Responding to disasters is not for everyone. But SE™ practitioners have a particularly effective toolkit for coping with the aftermath of the unthinkable. That’s why we’re pleased to announce a new short training module for those interested in serving people impacted by disasters. First, a word about how this fits into our mission here at the SE Training Institute.
Our Vision: We envision a world thriving beyond trauma, a world at peace.
Our Mission: Trauma is a fact of life. It does not, however, have to be a life sentence. The SE Trauma Institute is dedicated to resolving trauma worldwide by providing state-of-the-art professional training and public education in Somatic Experiencing® (SE). SE is a powerful psychobiological method for addressing physical and emotional trauma, PTSD, overwhelm, and stress related conditions. Through our membership association we support the self-organization of a broad international network of passionate, skillful SE practitioners who serve individuals in need and communities in crisis around the globe.
As healing professionals, every time we hear of a new disaster that has rocked our world— from natural catastrophes to human-caused atrocities— we feel a calling to respond. See below for stories from SEPs who have served on the frontlines of disaster response. While our institute is dedicated to training and education, there are those among us who are driven to be first-responders; to go, themselves, right into the heart of the event. If that feels familiar, this new course might be for you:
Foundations of Disaster Response for SE Providers
Our new two-day class is an effort of SE practitioners who are drawn to disaster relief, as they seek to bring their lives’ work together. Notably, the course’s co-creator and instructor Lisa La Due, LCSW, SEP has responded to many disasters including the September 11 terrorist attacks, Hurricane Katrina, the Indian Ocean tsunami, the May 12 Sichuan (China) earthquake, and the High Park (Colorado) fire. Her co-creator for the course— Alé Duarte, SEP— has also worked around the globe: see his blog entry, linked below, about working with children after the earthquake and tsunami in Japan.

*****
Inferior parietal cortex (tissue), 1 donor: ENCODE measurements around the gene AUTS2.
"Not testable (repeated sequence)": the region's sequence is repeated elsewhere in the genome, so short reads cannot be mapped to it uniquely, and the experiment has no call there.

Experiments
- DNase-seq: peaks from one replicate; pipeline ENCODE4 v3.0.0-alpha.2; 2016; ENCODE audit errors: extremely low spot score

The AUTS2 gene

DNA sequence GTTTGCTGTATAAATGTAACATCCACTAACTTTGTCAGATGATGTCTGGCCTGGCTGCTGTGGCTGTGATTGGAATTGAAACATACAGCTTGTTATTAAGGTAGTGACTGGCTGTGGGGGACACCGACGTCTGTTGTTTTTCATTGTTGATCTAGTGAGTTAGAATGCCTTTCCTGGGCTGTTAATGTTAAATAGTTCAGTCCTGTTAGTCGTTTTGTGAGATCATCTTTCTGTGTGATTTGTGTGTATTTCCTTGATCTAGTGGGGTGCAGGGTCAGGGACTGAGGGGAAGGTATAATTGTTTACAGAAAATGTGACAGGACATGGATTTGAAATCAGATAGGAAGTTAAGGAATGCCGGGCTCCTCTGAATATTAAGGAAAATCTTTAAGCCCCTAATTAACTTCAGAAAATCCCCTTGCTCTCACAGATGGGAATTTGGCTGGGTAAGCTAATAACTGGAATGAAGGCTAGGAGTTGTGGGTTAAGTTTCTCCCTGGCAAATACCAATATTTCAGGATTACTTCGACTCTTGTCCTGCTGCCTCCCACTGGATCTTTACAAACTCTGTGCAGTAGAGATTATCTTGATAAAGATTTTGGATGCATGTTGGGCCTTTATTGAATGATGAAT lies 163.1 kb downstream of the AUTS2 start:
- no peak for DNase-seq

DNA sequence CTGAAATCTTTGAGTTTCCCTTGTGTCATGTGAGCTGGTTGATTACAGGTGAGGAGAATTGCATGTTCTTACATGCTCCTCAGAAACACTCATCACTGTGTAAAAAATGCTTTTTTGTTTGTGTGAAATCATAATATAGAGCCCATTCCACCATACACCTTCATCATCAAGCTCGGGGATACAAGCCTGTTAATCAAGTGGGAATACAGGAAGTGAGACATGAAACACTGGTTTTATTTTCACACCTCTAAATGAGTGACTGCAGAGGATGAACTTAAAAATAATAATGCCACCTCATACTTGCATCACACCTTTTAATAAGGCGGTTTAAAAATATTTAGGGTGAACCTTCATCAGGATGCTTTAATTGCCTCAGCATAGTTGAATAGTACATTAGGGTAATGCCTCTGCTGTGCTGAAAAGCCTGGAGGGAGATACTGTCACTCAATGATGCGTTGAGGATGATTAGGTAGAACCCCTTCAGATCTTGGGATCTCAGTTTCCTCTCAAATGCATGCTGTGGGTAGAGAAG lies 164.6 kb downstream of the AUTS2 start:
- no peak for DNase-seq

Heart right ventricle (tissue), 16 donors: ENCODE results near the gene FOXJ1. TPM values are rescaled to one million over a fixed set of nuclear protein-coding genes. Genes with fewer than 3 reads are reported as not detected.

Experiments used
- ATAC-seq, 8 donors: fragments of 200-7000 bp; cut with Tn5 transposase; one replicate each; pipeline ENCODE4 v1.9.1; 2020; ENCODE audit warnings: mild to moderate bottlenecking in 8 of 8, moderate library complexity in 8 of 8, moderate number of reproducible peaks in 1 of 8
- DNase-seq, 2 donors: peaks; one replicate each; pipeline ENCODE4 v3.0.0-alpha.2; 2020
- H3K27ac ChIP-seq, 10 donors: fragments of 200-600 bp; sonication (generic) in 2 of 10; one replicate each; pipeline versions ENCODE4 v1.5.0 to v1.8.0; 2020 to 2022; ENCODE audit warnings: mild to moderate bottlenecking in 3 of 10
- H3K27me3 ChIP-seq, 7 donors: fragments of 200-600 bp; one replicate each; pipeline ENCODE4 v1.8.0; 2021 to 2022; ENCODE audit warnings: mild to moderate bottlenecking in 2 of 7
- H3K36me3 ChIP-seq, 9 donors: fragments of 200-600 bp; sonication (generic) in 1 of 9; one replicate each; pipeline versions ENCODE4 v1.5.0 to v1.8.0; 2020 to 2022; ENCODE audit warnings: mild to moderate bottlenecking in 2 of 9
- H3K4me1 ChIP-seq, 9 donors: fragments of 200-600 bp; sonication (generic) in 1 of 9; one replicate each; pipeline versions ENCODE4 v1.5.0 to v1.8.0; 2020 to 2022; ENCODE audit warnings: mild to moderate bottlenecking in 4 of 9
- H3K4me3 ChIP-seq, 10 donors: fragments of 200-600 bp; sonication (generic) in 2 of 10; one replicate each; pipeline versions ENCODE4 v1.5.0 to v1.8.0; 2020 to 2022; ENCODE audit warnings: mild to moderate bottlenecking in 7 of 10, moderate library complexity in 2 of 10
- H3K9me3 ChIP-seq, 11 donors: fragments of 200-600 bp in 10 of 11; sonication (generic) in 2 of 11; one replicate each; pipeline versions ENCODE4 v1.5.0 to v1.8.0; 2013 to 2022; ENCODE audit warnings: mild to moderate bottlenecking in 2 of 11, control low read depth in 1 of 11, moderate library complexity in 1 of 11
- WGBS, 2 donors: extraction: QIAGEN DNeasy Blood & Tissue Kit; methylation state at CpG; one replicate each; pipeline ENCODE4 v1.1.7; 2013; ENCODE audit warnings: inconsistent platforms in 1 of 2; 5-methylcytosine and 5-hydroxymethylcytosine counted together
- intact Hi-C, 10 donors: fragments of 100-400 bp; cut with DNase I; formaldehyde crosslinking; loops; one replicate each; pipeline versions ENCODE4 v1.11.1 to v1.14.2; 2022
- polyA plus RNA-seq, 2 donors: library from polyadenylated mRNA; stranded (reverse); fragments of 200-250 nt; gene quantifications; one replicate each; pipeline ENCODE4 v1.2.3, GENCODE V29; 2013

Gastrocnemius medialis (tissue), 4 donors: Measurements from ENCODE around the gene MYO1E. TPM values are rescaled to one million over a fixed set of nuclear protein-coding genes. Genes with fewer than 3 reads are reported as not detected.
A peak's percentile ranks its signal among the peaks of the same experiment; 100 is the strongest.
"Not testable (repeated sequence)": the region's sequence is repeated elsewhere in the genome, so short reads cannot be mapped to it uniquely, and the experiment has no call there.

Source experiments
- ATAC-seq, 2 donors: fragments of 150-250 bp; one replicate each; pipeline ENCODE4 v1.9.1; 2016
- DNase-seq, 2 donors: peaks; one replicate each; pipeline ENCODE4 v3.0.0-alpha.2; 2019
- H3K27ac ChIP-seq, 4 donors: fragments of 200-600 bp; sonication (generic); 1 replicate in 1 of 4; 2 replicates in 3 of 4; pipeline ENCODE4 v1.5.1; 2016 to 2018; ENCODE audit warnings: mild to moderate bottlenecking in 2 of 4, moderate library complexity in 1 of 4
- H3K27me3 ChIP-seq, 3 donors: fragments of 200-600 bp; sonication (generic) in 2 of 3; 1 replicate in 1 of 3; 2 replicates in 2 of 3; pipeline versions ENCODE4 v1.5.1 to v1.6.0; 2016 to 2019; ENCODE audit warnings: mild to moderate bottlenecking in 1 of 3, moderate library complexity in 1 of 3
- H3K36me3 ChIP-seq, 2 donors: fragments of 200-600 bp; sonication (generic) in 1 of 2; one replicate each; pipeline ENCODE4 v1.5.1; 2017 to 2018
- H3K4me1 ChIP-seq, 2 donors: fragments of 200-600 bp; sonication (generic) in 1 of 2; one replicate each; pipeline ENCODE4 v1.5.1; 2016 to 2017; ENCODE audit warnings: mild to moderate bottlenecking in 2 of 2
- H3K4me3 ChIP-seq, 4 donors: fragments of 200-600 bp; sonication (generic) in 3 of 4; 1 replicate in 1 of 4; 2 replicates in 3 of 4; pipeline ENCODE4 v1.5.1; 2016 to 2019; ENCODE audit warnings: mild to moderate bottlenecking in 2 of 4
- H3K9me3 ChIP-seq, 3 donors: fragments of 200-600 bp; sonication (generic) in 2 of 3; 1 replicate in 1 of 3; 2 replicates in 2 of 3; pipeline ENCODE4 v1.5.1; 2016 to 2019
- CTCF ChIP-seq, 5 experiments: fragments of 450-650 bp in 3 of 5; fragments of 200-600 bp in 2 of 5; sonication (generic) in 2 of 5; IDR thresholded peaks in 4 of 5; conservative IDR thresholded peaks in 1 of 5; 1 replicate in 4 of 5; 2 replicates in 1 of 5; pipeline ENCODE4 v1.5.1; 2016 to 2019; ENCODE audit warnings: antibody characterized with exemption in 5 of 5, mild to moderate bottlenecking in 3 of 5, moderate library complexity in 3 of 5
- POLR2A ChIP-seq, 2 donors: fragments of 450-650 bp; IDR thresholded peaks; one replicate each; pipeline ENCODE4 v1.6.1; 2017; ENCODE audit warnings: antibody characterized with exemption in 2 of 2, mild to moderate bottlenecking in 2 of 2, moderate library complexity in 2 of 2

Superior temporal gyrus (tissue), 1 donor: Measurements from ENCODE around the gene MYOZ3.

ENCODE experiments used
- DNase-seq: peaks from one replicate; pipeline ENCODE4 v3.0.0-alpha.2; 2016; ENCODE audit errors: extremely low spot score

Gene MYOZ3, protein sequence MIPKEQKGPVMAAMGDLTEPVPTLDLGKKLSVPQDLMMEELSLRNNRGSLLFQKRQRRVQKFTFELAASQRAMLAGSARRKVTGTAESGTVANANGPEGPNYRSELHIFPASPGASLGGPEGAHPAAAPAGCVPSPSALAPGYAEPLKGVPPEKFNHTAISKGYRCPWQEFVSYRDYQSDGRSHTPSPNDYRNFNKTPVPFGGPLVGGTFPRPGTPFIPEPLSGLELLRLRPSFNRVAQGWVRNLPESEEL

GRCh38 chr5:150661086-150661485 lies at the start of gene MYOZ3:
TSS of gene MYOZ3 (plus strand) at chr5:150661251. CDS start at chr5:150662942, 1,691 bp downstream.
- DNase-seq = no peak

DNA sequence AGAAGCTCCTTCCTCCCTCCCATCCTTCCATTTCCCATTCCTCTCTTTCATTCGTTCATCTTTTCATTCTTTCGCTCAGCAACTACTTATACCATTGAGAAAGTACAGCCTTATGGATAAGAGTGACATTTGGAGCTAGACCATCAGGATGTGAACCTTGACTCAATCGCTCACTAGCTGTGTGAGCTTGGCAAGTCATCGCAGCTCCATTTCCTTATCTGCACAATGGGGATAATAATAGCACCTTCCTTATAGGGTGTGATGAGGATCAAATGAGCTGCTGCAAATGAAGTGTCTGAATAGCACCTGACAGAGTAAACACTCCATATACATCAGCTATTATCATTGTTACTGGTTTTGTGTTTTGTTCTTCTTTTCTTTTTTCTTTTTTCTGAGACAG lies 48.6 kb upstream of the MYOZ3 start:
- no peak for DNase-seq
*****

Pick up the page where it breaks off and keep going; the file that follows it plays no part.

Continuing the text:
Lisa, Alé, and others of us here at SETI have been seeking a way, within our mission of education and training, to address the safety concerns, cultural challenges, language barriers, competing agendas, and political pitfalls inherent in disaster response. This course is the result, a collaboration to introduce SE providers to the intensely challenging— and rewarding— world of disaster response. Is this a field you truly wish to pursue? This course will help you answer that question.
If you’re an SEP— or anyone who has completed SE trainings to date— we hope you’ll consider joining us for one of Lisa’s upcoming disaster-response classes. Please learn more from our flyer (click image below: PDF format) or register today.
- CONGO (2008) Twig Wheeler ventured to what the UN called “the worst place in the world for women and children” questioning what on earth he could say or do to help these people. But what he discovered was engagement with the ideas behind SE— and gratitude. Joelle Depeyrot also brought SE to the DRC, reporting back on the people she encountered: “amazing souls and true survivors.”
- HAITI (2010-2012) Working in the rubble of the Haiti earthquake, Dennis Moorman discovered that imagination and spirituality were rich resources for healing after a disaster. His colleague Sister Efu Nyaki also shared her perspective on the work, which engaged 30 local volunteers in healing post-disaster trauma.
- JAPAN (2011) Our blog’s very first entry was by one of the collaborators behind our new disaster response class. Alé Duarte wrote in July of 2011 about his work with children in the aftermath of the devastating the earthquake and tsunami in Japan. As he put it: “The more I work with kids, the more I learn that they are primarily somatic rather than cognitive … they have a remarkable ability to self-regulate.”
- UNITED STATES (2012) School and temple shootings in the second half of 2012 were hardly the first or last examples of senseless violence that shatters our sense of safety. Joshua Sylvae created a 5-minute video to offer survivors and healers a safe place of healing after such violent incidents.
- RWANDA (2012-13) Jonathan Nattel’s cross-cultural experience with trauma was put to the test amid genocide survivors in the heart of Africa. Together, in response to their massive trauma vortex, they created a collective “healing vortex.” Suzanne Levy shared videos and a seven-part series from Rwanda where SE and Suzanne’s breath-based movement program helped to engender a sense of hope.
As you can see, disaster response is a field that benefits immensely from SE. We hope these new classes will serve as a resource for those who hear the calling of the healing first-responder.
Top photo courtesy Dennis Moorman